It’s true; I’m known for saying: “Your perception is your reality.” Think about it; as adults we know this to be true! It was true today when I said it too! 🙂
So…the question was asked by a classroom leader this morning: “Who do you serve?” You can imagine the answers shared: “you, me, each other, our parents, the office ladies (they wish!)”…and the list grew.
As these learners pondered the possibilities for who they serve, you could visibly see the connections being made between how they view their role as a learner AND as a classroom leader or teacher. They realized they truly serve multiple roles in their classroom, thus serving in many capacities (depending on the situation) changes who they serve when. The real heart and soul of this reality today though was each child’s eagerness and willingness to SERVE! 🙂
In his powerful book, One Word, Jon Gordon writes about finding that one word each year to live by fully each day. As back in August, my word this year is SERVE. I do my personal best to SERVE. Some days I’m highly successful; some days I need to do better. The word came to me in a whisper last summer…one of those moments where chills and a calling literally walk along the path with you unexpectedly.
It’s truly remarkable to listen to learner perspective on any given topic because you never know the angle each child brings to the processing table. Learners engage in the experience based on multiple factors, the least of which is their own understanding or unique perception of a given situation. It is their personal experience helping to create their own personal reality, thus, their perception is their reality.
This particular class has chosen the word SERVE this spring as a special focus for the next few weeks. I’m excited to see and hear about their progress…their perception and their reality! 🙂
It’s no surprise we all learn at different rates, and, according to some published research, only when we are ready. The reality is rate shouldn’t matter as long as we’re all learning!
Such was a conversation today among myself, and older learner, two teachers, and concerned parents. It’s also true some of us just do not do well in school on a particular subject. In the “good ‘ol days,” many students led productive lives working at occupational tasks not requiring extensive academic skills in four core subject areas. With today’s educational emphasis more on academic preparation in our global society, these same learners find themselves in need of remediation. This particular student presented the need for extra time to complete a task, a need for an incentive for success, the need for proper nutrition, and the need for the teacher to seek lesson ideas and resources to make the learning more relevant and meaningful. Sounds reasonable, for everyone, right?!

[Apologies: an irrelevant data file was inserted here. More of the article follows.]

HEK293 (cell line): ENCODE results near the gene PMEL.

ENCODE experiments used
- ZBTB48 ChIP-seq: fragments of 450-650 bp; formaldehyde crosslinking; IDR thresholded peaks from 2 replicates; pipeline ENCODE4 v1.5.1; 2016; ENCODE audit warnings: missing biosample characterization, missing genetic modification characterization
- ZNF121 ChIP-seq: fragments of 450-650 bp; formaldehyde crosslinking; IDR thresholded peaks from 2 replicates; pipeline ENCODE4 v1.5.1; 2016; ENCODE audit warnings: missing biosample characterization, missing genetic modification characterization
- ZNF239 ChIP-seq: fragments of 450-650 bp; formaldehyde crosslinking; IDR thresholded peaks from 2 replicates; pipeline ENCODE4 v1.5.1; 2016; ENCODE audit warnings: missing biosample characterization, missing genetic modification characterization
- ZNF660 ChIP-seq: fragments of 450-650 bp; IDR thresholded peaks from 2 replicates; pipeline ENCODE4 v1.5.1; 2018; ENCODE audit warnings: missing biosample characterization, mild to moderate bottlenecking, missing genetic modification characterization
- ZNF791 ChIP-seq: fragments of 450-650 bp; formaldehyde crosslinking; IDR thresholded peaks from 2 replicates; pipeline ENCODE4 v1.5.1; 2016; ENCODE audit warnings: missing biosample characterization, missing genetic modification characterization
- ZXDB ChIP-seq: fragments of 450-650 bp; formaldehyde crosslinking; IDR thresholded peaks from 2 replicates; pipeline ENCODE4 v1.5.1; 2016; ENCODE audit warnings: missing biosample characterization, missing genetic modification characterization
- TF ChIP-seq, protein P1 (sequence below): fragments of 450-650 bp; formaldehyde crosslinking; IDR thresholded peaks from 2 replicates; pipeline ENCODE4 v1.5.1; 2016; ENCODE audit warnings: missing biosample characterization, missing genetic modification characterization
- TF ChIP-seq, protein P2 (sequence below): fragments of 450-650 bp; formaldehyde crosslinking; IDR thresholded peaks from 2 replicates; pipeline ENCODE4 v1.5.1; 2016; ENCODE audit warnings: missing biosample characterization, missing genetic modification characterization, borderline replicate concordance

So we proposed the following plan to help with daily learning tasks:
- Reducing distractions, changing seating, and allowing frequent breaks as needed;
- Keeping homework sessions short; provide activities/breaks before, during, and after homework sessions;
- Working for a special reward (lunch time with me, conversation with a friend, etc.);
- Grouping with a patient study buddy on certain assignments, shortening the assignment if warranted, and redoing work if necessary (an incentive to doing it well the first time!); and
- Eating a proper breakfast, a snack, and lunch everyday at school; nutritional fuel is critical for academic success!
This simple plan is something the learner, the parents, and the teachers can all work on together as a learning team. Everyone has ownership because everyone contributed to the plan. Is there a learning disability here? No! These learning interventions are simple ways to assist this student who wants to learn but is struggling with the process. We always encourage you to reach out to us when you have concerns or issues. We cannot help if we do not know. Always start with your child’s teacher first as the classroom teacher is the sole judge of academic success for your learner this year. We are here to serve our learning community; thanks for sharing your learners with us!